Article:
•         Cuckoo – This variation of Beat the Clock adds a thirteenth obstacle to the clock. If a dog and handler have completed the first 12 obstacles and believe they have enough time left on the clock, they may attempt to perform the cuckoo. If the team completes the cuckoo within the original sixty seconds, then the team’s score is doubled. If the team attempts the cuckoo but fails to perform it correctly within course time, then all points are forfeited. This variation is credited to Gordon Simmons-Moake.

When using the Cuckoo variation it is important to specify whether the dog must be directed to the obstacle at the center of the clock’s face before (or after) attempting the cuckoo obstacle.

•         Dealer’s Choice – This variation of Beat the Clock allows the handler to choose the order and direction of obstacles to be performed in the segments of the clock; and may allow the handler to choose the order of the segments themselves.

In the Dealer’s Choice variation of Beat the Clock, the obstacles in each group may be numbered, but these numbers do not indicate the order and direction the obstacles must be taken. This is left to the handler to determine or the dog, as it were.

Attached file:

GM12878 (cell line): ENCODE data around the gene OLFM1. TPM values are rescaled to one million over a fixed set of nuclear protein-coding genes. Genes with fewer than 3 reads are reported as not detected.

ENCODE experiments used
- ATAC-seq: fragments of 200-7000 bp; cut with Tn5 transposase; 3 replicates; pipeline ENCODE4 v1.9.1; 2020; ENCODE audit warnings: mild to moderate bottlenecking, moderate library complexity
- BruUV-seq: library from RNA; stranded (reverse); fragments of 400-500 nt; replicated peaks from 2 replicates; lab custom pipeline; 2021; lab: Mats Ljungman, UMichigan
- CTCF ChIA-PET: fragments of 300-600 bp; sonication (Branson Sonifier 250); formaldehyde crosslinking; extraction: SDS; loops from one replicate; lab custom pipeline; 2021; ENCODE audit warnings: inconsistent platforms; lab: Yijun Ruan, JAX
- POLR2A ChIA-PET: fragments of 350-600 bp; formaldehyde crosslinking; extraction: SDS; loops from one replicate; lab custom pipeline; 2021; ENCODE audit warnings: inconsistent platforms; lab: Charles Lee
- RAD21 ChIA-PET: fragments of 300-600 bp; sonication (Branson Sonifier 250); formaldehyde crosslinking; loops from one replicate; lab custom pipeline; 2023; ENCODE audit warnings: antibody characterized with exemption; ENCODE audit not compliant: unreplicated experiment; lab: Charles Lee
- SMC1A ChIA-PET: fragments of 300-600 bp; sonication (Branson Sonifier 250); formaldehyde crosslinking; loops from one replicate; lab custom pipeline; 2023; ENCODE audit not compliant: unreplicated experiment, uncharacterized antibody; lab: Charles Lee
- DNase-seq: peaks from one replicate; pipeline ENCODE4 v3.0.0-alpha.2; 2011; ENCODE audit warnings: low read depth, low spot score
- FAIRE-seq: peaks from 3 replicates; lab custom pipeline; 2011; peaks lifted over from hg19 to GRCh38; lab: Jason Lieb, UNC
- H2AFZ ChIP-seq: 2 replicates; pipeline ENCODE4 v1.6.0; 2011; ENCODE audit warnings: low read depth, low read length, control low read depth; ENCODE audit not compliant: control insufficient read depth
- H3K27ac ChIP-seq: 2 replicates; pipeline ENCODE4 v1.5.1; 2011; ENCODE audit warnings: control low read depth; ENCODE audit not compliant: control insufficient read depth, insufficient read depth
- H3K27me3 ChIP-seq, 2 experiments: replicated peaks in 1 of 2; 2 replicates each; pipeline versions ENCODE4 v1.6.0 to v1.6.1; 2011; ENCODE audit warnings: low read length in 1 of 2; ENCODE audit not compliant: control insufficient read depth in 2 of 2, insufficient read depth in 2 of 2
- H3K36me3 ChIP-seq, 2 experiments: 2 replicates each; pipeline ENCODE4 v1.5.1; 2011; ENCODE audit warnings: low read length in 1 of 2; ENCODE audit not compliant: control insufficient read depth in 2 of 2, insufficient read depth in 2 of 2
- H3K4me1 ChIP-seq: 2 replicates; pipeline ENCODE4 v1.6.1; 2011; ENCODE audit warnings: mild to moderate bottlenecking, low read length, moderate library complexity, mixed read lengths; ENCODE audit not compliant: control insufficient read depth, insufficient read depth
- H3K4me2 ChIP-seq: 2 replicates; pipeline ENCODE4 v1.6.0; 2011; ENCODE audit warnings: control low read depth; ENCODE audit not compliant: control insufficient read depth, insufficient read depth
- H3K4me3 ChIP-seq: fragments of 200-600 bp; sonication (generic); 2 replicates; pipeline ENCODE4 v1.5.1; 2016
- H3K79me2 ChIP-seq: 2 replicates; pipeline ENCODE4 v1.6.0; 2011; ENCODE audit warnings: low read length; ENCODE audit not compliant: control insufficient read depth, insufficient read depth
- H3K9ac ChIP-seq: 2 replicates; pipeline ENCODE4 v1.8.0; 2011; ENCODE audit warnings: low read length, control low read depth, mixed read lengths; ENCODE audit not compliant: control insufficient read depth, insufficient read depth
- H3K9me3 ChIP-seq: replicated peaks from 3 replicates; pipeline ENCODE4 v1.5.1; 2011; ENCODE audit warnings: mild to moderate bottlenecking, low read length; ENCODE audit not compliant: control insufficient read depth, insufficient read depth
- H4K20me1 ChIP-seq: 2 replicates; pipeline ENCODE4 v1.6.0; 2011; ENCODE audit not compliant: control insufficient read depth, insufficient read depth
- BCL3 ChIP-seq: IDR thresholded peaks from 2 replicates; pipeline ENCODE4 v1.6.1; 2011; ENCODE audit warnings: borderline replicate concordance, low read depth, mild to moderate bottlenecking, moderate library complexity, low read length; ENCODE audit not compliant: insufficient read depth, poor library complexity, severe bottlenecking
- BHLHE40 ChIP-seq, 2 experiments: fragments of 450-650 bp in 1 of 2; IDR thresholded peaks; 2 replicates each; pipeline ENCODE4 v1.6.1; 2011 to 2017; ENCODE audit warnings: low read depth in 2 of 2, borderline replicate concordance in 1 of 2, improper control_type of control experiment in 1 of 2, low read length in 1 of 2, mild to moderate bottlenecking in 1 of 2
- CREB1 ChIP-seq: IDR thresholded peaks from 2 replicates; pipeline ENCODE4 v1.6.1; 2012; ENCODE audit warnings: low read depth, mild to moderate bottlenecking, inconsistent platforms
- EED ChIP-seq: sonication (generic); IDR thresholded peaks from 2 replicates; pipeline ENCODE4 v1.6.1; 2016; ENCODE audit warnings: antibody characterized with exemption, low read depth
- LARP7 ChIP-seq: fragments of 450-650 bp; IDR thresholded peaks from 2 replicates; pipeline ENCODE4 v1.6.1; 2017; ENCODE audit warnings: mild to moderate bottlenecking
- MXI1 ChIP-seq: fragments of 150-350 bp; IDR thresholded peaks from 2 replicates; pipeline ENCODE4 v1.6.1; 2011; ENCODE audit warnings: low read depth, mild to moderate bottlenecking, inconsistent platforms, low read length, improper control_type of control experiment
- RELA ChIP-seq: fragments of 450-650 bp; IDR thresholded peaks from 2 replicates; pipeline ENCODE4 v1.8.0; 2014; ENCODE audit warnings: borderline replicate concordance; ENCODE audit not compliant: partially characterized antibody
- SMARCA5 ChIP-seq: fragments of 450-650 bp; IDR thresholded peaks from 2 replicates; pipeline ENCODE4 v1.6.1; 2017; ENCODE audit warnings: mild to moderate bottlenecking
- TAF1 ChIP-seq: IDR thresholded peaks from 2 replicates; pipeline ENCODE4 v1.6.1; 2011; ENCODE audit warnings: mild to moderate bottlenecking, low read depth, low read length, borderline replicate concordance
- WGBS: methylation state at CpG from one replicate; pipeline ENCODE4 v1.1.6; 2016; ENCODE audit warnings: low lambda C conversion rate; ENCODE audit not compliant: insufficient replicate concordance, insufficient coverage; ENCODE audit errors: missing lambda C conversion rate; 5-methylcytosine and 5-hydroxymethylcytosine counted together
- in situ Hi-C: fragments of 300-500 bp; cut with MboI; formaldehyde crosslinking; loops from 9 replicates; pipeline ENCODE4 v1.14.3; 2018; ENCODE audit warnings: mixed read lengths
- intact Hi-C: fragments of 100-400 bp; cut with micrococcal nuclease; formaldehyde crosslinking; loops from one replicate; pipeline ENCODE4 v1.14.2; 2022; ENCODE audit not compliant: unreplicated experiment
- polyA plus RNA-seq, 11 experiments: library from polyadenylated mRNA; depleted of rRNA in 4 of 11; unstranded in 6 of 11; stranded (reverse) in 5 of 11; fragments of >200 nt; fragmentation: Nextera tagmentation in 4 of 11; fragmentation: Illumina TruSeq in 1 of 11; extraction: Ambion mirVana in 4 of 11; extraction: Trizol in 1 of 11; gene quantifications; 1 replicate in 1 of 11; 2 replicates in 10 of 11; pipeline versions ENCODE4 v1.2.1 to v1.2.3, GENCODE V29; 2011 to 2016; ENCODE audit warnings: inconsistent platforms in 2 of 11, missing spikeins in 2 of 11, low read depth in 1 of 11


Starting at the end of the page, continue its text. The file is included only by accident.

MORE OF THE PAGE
Qualifying and Titles

In the TDAA and Top Dog, qualification should be set on the basis of points and time, the points earned by the dog should be doable and appropriate to the level of play. While Games II and Games III might require the same number of points, the qualifying time for Games III would be more demanding. For example:

•         Games I – For a score of 9 or better

•         Games II – For a score of 12 or better

•         Games III – For a score of 12 or better

In the Cuckoo variation, this might be changed to require the Master handler to go for the Cuckoo in order to win the higher games qualifier.

•         Games I – For a score of 9 or better.

•         Games II – For a score of 12

•         Games III – For a score of 24

Bud’s Google-proof Trivia Contest

Who was the fellow that Deborah Kerr was supposed to meet on top of the Empire State Building?

And an interesting follow-up question. What was the name of the Collie at that fellow’s grandmother’s house?


Questions comments & impassioned speeches to Bud Houston: Check out my latest publication the Jokers Notebook ~ Dog Agility Distance Training ~ Issue #0 ~ August 2010 available on the Country Dream Web Store: . Readers of my web log get a discount: Enter “special00” in the box for the discount code. And that will take $5.00 off the price of the order.


3 Responses to “How ‘bout them Buckeyes?”

  1. Bernadette Says:

    Shoot now I have to watch the movie again and I was just at the Empire state building last week thinking about that movie! 🙂

  2. Nora Says:

    The ACTOR was Cary Grant, and the character’s name was Nickie Ferrante. No idea what the collie’s name was, though.

  3. Deb Auer Says:

    I believe the dog’s name is “Jacques.”

Comments are closed.

%d bloggers like this: